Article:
Rove Spring Day

Today was Rove Spring Day. Rove is this budding new thing that Bethany and I simply marvel over with open hands and open hearts to God. God has given us a vision for Rove. He’s asked us to take this tiny seed and plant it in the hearts of the women in our lives, the women in our communities, the woman at the grocery store, the woman at the gym, the woman who is lost, the woman who is hurting, the woman who is searching, and any woman that asks to come.

We asked women to come sit with us today. Come sit with us and be challenged. Come sit with us and let your heart be stirred and your faith be renewed. As we planned this day we didn’t give much explanation to what was going to take place, sorry ladies! “Just come,” we said because honestly we didn’t know what was going to happen, but we knew God was going to show up today. And he did.

Today we were asked to trust God in the unknowns. It was in the message given by our first speaker, Tiffany Nardoni, in the plans Bethany and I laid out, and in the uncertainty each woman felt as she stepped into my front door. The unknown is scary, and it keeps us from doing the things we are called by God to do.

Our second speaker, Chel Garrison posed us with two questions.

What is the one thing you would do if

there were no obstacles in your way? And

What in your life is keeping you from doing that thing right now?

These were scary questions. But Bethany and I didn’t witness fear as we looked in the faces of the women present today. We saw beauty. We saw the most beautifully vulnerable and strong women sharing their testimonies and owning their stories. After everyone left we were still in awe, and we thanked God for shining such a brilliant light on all of life’s uncertainties.

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Being B

Being myself has never felt natural. I’ve always let the people around me have a greater influence on who I am rather than just being the person God’s called me to be.

It was easier to fall into the places that people needed me. I can do this, I can do that, I’ll be whoever you want me to be.

But that’s not working anymore. I don’t fit inside those places anymore.

And I don’t want to.

I don’t want to miss out on the things God has for me because I’m too busy being someone else for someone else!

So I don’t know what this is really going to look like, and maybe you won’t like what you read! But I do know I want this to be a real life look at what it’s like Being B.

I want you to read my funny kid stories and get inspired to live life more free. I want you to learn to keep setting fitness goals your own way, not worrying about your weight or speed. I want you to hear the songs I write and the ones I just love to sing. I want to show you what I paint at night, and what I’d say if no one was listening. I want to share my DIY fails and hopefully some successes. I want to teach you to embrace your own style and not conform to how someone else dresses.

That’s all I want. A little of you and a little of me. I still want to serve others and meet needs. But I’m going to get out of my way this time and find the joy in just Being B.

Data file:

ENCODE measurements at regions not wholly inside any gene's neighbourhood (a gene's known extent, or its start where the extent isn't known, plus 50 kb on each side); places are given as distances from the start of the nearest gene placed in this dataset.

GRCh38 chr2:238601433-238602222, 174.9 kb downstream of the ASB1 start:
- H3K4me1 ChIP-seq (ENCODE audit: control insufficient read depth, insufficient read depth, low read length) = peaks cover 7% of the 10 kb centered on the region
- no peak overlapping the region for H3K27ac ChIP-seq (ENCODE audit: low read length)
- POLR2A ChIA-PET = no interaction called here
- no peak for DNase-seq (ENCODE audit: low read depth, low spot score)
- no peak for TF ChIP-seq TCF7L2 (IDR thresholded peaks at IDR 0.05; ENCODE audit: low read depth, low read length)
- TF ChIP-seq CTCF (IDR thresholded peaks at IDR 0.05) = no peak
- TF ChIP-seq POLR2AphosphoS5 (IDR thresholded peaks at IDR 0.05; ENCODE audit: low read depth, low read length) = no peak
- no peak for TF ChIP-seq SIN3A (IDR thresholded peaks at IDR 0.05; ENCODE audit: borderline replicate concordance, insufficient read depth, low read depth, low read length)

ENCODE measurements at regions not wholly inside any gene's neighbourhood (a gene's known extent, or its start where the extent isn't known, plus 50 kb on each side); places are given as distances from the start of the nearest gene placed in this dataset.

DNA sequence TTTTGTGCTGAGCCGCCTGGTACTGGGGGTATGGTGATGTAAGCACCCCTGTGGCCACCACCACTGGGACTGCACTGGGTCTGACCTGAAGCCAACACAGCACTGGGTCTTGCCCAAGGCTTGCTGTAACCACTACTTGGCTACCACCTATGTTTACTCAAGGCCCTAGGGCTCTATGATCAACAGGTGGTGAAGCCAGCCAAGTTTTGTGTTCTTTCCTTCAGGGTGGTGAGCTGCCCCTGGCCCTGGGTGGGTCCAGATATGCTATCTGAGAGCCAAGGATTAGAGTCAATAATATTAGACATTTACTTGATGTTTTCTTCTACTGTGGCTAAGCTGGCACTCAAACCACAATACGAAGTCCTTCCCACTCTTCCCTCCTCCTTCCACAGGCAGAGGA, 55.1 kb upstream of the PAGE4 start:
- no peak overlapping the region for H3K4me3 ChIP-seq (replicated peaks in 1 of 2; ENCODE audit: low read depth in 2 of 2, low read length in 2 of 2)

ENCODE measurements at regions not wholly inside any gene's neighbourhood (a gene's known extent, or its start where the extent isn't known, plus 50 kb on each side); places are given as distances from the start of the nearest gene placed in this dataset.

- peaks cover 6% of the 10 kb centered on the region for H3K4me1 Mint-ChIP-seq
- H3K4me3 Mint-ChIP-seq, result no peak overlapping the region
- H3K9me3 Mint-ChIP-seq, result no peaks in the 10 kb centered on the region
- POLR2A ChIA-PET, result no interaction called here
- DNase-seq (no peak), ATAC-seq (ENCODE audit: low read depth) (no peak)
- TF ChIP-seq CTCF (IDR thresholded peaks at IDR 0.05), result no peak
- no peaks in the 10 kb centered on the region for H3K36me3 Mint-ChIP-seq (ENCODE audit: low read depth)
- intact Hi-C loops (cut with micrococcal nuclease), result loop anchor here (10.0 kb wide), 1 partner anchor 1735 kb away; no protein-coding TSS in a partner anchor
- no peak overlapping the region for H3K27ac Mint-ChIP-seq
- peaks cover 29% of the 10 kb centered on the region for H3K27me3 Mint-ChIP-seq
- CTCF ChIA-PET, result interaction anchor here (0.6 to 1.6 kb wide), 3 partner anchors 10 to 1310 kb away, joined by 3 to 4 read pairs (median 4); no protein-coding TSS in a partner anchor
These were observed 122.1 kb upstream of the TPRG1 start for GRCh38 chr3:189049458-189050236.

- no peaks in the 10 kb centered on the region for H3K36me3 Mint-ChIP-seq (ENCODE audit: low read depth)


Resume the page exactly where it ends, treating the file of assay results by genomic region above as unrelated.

She Right

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“Brooke, this is a good argument for your research project, but I fear you’re too emotionally invested in this book to set aside your feelings and write based on your research.”

This was a comment made in an email I received from my English professor critiquing my proposal for my semester research project. And as much as I want to fight her and keep my book…She Right.

I am too emotionally invested in this particular book right now for a research methods course that commands you prove everything you argue, follow the writing formula, and then cite your sources in MLA format. Darn-it. My professor is right, I need to know the rules of the writing handbook before I can gain credibility as a writer. There is a place for structure and rules. There is a place for citations and a page full of references. So I’ll try and detach some of  my heart from my words for her for my next few papers, but only because I’m emotionally invested in earning an English degree.  I’ll change my book, and follow the rules of keeping my emotions at bay but only for situations like this.

Because being emotionally invested in things is GOOD. It means we’re ALL IN!

I want to show my children the importance of embracing every success and every failure. Investing in your emotions means you have heart and soul and fire and passion and you feel all the things good and bad in order to learn, grow, and change into the person God’s designed you to be. I never want to lose my fight for others or myself.

This year I’ve tried to focus on investing in others while still making time to invest in myself. It’s been hard and holy emotional. I’ve been trimming the excess busy things that take up my time and made some extra room to have harder conversations, take longer pauses to process situations, and to make deeper connections with the people I love. What I love about being emotionally invested in things is that there is no magic formula you have to prove, the reasons don’t have to make sense, and the facts don’t all have to line up. You just have to go love the heck out of people and maybe change their lives.